Social Media Training for Iraqi Activists

New ways of thinking about effective messaging.

Social Media Training for Iraqi Activists

New ways of thinking about effective messaging.

IWPR training course in social media skills, Erbil, December 14-19, 2015. (Photo: IWPR)
IWPR training course in social media skills, Erbil, December 14-19, 2015. (Photo: IWPR)
IWPR training course in social media skills, Erbil, December 14-19, 2015. (Photo: IWPR)
IWPR training course in social media skills, Erbil, December 14-19, 2015. (Photo: IWPR)
Monday, 21 December, 2015

Social media are a powerful tool for advocacy and accurate news anywhere, but especially in Iraq, where continuing conflict on the ground engenders so much propaganda,  misinformation and uncertainty.

To boost social media skills among civil society activists and journalists, IWPR invited 63 of them to attend an intensive training course in Erbil on December 14-19.

“Despite the uncertainties of today’s Iraq, we believe that now is the best time to strengthen the media and civil society sectors, and to equip them to face up to the challenges,” said Nabil Khoury, IWPR’s Iraq Programme Manager.

From different parts of Iraq and varied backgrounds, and with a range of interests and issues to champion, the trainees sharpened their journalistic skills on how to create proper content and optimise it for successful sharing on social media platforms.

As part of a new project called “Baladna Tariqna” (“Our country, our path”), the participants attended three intensive courses in social media strategy, multimedia production and digital security. They learned how to use technology like mobile phones to craft powerful messages and disseminate them strategically, while safeguarding both data and accounts from online threats.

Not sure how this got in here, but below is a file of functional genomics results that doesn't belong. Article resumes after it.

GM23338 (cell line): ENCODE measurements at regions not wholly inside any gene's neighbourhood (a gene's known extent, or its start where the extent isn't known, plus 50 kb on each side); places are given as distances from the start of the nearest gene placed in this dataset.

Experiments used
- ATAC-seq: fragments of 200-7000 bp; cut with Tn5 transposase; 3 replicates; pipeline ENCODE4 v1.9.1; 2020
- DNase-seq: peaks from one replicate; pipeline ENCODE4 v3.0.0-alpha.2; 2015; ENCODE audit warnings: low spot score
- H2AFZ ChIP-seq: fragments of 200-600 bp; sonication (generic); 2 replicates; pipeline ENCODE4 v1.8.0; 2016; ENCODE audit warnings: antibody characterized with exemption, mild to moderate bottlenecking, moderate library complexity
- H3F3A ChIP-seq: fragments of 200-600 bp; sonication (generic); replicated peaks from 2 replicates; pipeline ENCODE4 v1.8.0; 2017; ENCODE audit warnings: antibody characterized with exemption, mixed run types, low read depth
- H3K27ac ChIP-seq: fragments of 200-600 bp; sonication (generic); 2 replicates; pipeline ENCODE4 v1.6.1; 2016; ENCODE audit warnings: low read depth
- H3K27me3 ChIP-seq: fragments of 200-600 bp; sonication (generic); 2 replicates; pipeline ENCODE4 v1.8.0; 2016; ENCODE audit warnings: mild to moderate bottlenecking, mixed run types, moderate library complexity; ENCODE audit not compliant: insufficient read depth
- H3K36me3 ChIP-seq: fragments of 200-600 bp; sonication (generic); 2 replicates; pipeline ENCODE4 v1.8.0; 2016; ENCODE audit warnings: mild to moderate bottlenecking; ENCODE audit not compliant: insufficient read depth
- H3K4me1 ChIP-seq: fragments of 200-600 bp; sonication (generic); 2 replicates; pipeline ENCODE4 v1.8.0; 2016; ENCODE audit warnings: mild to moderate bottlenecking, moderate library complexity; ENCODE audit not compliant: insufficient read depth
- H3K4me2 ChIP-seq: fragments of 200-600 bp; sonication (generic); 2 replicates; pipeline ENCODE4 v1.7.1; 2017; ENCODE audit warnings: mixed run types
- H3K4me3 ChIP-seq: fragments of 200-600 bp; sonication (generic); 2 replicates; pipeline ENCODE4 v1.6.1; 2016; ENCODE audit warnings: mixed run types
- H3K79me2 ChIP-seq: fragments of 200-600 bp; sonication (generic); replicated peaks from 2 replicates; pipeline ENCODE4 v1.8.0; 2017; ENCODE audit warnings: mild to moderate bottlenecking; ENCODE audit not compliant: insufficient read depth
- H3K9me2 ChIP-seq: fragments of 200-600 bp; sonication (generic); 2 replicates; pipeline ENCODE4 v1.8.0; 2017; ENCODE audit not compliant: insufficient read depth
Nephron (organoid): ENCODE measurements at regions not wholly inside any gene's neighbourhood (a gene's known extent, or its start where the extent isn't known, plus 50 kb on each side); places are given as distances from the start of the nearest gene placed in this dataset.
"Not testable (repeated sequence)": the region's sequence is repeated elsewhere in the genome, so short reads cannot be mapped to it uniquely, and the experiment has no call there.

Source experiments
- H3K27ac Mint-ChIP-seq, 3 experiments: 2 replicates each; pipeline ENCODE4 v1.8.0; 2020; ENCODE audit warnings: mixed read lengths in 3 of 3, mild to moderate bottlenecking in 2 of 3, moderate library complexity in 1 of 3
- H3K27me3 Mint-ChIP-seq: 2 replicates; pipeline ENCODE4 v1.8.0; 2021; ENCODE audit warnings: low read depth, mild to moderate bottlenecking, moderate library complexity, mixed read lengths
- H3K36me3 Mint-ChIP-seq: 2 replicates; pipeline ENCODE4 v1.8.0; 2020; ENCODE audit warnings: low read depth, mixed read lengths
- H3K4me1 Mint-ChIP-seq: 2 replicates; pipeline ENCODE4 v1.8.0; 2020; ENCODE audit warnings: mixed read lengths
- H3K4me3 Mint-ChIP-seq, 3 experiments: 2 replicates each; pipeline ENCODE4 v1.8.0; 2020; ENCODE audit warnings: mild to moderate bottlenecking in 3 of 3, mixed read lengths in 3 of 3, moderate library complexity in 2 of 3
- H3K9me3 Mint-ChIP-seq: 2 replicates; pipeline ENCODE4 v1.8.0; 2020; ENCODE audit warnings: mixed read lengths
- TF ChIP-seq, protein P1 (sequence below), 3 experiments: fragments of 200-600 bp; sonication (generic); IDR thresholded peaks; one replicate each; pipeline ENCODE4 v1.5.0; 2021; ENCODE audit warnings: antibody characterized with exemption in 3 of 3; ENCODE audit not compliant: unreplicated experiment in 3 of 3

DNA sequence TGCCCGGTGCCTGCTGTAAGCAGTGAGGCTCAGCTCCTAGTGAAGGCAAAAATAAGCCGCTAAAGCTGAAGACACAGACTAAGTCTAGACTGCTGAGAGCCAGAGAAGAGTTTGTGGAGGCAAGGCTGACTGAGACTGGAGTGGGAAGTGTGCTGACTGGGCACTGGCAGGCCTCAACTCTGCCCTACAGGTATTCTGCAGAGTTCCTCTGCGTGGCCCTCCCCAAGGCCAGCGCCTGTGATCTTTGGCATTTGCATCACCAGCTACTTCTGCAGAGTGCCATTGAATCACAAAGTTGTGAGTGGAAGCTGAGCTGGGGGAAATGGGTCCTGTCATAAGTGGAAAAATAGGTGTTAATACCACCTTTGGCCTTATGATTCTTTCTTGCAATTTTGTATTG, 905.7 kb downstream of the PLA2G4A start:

Sanaa Kadhum Karim, a PR officer with the United Nations Assistance Mission for Iraq, said the training was an eye-opener for her.

“My job is working with social media but I had no idea about how to strategise and optimise a plan to influence a wider audience,” she said. “So I learned a lot on the course and improved my knowledge of how to use the Twitter and Facebook platforms in a meaningful way. One of the problems we have here in Iraq is that we often use social media in the wrong way.”

Amir Jabbar al-Saedi, an academic and political commentator who works for the Iraqi Forum for Development and Democracy, said that all too often when new media training courses were conducted, a “neglected” but important class of people aged around 50 were shut out.

“That’s mainly because most of Iraq’s population is young – and they often know about using new media and integrating new technologies,” Saedi explained.

“Let me make it clearer – I know many members of the Iraqi parliament who have no idea how to use social media. Some of them even don’t have email accounts. That could be dangerous, since they are supposed to be the cream of society and to represent the people, yet they have no idea what’s happening in the world.”

Hiwa Osman, who led the social media strategy module, said he tried to expose participants to new ideas.

“Before launching any campaign, the starting point is knowing where you exactly want to reach. Based on that, you need to craft your message and then decide which media tools to use,” he said.

Commenting on the lack of media awareness in Iraq, Osman said social media were currently used “mostly for entertainment and for deepening the sectarian divides.”

Osman sees training courses of this kind as a way of empowering civil society groups to the make the best use of social media and “at least defend themselves against extremist groups like Islamic State”.

The 63 trainees will now take part in a two-month-long competition to produce social media content that reflects society’s needs, that makes the public more informed and aware, and that counters terrorism and extremism.

As one person said during the closing ceremony, “We need to create the change”.

 

Iraq
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